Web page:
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Towards Kyoto
We bid farewell to our mountain – Fuji-san. As we failed to reach its top, we were troubled by a sense of insufficiency, but in fact we did all we could at that time – that was it! We still had a few days and 500 km of mountainous roads ahead of us before we reached Osaka, from where we were to set off for Poland. We decided to up the tempo, because we wanted to have at least one day for sightseeing in Kyoto – the most beautiful city of Japan. Before we reached it, we passed the region of Shizuoka, with its countless tea plantations. We even spent a night at one of them. Well, we could not find any better overnight accommodation. There wasn't even enough space for our tent, so having spotted a secluded tea plantation, we rolled out our sleeping bags between rows of neatly trimmed bushes. The ground, lined with rice bran, was very soft. It was also damp, especially in the morning. Both out sleeping bags and the bikes were wet with dew. Rice bran stuck to the sleeping bags, so we looked really silly. In the morning I had a chance to take a closer look at the plantation. Nicely trimmed, rows of parallel bushes ran down a steep hill. There was a very characteristic smell in the air. That's what I like!

Over the next two days we cycled through medium-height mountains. Up and down, on and on. We passed some truly charming places, as if straight from a travel agent's brochure. Villages situated in small valleys made an especially lasting impression on me. Tea plantations, autumn-coloured leaves, lonely palm trees, babbling brooks, and blissful silence uninterrupted by roaring car engines – it all created a unique atmosphere of those places. We spent a night at a place owned by very friendly people. Our host was a school headmaster, so he spoke fairly good English. In order to show us hospitality, they even cooked potatoes for breakfast, which is very rare in Japan. Once again we could charge our "mental batteries", and accumulate energy for the next few days. As soon as we left the mountains, cities began to appear – one by one – forming a never-ending jungle of buildings. First there was the city of Toyota, then Nagoya, where we saw an old harbour and the Atsuta shrine – one of Japan's oldest (dating back from the 4th century) and most prominent places of worship. It is also referred to as "kusanagi-no-tsurugi", or "house of the sacred sword" which constitutes a part of royal regalia. In a big park, where you have an impression that the trees lean over your head and whisper prayers, there is a building which looks different from what we got used to, in terms of Japanese architecture. It has a simple steep roof (without the characteristic curved roof corners) crowned with a row of parallel balks. This style is typical of the early centuries AD – primal, free from Chinese influence. Starting from the 6th century AD, the "invasion" of Chinese culture began. Initially the Japanese would borrow and copy almost everything from the Central Nation – later they modified those patterns. Phenomena that had long been changed in China, or lost altogether, still functioned in its primary (or only slightly altered) form in Japan. Take the tea ceremony as an example, brought from China by Buddhist Zen monks. Even something as Japanese as the katana sword originates from China!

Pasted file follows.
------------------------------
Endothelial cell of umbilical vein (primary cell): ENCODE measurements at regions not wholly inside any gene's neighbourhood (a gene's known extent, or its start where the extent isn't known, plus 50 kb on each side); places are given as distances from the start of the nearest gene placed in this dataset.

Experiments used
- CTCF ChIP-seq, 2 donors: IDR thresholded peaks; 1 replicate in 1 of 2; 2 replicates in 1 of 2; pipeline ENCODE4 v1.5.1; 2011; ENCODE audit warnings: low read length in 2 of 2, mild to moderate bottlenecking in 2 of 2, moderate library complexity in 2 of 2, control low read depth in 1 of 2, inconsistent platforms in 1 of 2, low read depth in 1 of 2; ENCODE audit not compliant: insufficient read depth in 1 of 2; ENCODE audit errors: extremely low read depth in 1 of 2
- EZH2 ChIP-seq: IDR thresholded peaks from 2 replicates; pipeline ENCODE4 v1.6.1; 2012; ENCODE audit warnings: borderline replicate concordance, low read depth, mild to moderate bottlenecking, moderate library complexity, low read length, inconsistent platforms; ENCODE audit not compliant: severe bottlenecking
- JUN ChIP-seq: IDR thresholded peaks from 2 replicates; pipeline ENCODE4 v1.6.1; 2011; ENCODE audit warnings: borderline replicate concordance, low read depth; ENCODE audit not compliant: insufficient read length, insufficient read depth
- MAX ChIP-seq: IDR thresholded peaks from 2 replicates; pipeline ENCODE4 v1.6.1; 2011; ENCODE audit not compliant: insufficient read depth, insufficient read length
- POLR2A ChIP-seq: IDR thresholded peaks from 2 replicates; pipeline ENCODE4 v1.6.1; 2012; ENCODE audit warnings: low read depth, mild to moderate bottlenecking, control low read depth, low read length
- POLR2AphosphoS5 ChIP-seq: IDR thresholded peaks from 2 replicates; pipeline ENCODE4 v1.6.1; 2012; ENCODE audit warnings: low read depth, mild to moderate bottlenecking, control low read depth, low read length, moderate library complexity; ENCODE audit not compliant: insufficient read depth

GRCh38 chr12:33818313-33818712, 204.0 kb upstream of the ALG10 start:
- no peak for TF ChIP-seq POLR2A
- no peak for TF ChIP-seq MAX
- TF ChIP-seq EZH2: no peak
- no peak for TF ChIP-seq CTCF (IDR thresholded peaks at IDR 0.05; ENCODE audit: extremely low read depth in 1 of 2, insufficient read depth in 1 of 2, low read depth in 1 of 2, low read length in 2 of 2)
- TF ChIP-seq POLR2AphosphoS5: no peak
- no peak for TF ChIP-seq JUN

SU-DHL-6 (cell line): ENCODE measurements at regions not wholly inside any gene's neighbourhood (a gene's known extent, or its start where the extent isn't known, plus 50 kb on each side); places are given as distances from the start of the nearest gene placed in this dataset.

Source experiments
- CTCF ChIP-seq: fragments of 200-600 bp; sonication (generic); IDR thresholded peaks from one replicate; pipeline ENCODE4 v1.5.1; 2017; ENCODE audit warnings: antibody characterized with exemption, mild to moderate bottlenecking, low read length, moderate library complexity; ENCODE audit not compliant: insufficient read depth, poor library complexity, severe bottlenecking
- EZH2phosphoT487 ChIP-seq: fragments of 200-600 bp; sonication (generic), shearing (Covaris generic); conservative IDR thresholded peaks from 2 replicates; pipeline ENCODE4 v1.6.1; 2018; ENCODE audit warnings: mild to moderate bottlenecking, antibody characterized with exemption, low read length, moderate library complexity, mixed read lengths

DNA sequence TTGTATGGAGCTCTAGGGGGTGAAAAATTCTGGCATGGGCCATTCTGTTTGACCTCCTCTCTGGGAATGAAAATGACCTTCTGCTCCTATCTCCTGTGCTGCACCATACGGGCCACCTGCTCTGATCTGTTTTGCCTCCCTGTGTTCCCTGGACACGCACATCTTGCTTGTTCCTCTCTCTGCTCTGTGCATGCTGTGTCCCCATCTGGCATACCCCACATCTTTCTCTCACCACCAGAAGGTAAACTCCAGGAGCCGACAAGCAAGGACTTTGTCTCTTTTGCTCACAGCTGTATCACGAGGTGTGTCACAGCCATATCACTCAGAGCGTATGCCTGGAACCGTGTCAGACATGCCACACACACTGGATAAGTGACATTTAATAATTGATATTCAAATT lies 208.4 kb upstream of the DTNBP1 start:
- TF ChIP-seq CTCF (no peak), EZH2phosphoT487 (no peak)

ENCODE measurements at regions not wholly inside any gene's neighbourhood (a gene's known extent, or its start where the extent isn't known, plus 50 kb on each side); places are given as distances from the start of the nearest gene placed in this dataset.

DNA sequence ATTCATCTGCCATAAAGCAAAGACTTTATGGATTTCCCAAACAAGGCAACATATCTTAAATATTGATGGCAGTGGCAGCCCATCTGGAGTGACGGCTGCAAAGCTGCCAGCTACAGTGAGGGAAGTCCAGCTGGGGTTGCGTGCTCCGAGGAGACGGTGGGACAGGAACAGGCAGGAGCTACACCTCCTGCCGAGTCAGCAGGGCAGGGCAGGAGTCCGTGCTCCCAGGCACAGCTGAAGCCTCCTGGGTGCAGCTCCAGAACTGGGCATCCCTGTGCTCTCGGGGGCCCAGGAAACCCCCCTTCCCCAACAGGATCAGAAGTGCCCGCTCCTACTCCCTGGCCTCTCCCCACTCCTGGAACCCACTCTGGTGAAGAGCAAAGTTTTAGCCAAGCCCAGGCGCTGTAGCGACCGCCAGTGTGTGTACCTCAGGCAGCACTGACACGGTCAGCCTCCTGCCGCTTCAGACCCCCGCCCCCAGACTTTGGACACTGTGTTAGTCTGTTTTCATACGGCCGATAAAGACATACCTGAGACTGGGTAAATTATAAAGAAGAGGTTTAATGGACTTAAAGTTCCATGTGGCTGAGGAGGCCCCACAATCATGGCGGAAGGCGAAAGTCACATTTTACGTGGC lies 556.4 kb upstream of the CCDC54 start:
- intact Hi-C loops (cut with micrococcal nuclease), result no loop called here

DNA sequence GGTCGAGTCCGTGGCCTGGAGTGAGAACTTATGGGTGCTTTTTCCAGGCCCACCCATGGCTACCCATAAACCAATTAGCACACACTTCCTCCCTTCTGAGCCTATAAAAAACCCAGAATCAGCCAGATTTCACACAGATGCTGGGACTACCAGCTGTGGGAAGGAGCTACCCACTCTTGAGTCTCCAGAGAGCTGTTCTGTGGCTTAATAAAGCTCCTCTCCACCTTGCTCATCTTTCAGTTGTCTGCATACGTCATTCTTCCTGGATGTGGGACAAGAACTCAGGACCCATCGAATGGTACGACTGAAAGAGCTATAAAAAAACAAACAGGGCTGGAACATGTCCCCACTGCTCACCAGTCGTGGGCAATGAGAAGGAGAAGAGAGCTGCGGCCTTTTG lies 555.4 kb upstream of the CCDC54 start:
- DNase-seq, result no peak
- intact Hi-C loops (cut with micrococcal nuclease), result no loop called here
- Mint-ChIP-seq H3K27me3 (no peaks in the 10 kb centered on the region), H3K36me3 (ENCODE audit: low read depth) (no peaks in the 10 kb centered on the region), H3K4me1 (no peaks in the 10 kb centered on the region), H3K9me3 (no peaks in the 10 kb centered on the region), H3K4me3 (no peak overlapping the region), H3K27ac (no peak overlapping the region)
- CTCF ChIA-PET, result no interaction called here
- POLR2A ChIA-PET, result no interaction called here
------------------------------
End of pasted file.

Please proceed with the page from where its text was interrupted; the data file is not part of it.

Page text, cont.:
We left Nagoya without any regrets. Just another big city on our way. In the meantime we stopped by two unusual Shinto shrines. The first one – Tagata – was devoted to male fertility. We were lucky enough to witness a moment when six men carried the largest 5-metre phallic statue out of the temple (probably to get it renovated). Phallic monuments in all sizes were spread all over the place, ranging from 1 cm to 3 m. The other shrine – Oagata – focused on the female womb, yet in a more delicate manner. It was a considerable attraction for us – Europeans. In the Far East there are many temples like those two, any nobody is shocked.

Afterwards we visited Inuyama, a city overlooked by a small caste. As we learned, it was the only such monument of Japanese architecture that had remained unchanged throughout history. Its former owner lived in it until 1972. Now it is open for visitors, but has remained a private property. This building is entirely different from European standards. Japanese castles were built upwards rather than laterally, as was the case in Europe. The goal was to obtain optimum visibility and to improve defensive qualities. This attitude prevailed until the times when artillery became more widespread. Coming back to the structure – the entire building frame is made of wood, even though it supports a tall four-storey building. It is a true masterpiece of the carpentry craft. Besides, there are still many carpentry masters in contemporary Japan. The storeys are connected by very steep stairs – one must be careful not to lose the head.

From the castle we went straight to Uraku-en park, one of the most beautiful tea parks in Japan. At least this was what we read in the guidebook. It was the first time we saw a genuine Japanese garden. At the entrance we were surprised that visitors were expected to take off shoes and put on special flip-flops. In my opinion it was exaggeration, but what could we do – no flip-flops, no sightseeing. The garden was magnificent indeed, perfectly groomed in every detail. Each shrub properly shaped, and each stone placed in the right spot. I dare say there are no better gardeners in the world than the Japanese.

Unfortunately, from this oasis of peace and tranquillity we headed back towards the concrete jungle. Passing countless towns and cities, we reached Japan's largest freshwater lake – Biwako, situated just a stone's throw from Kyoto – the pearl among Japanese cities.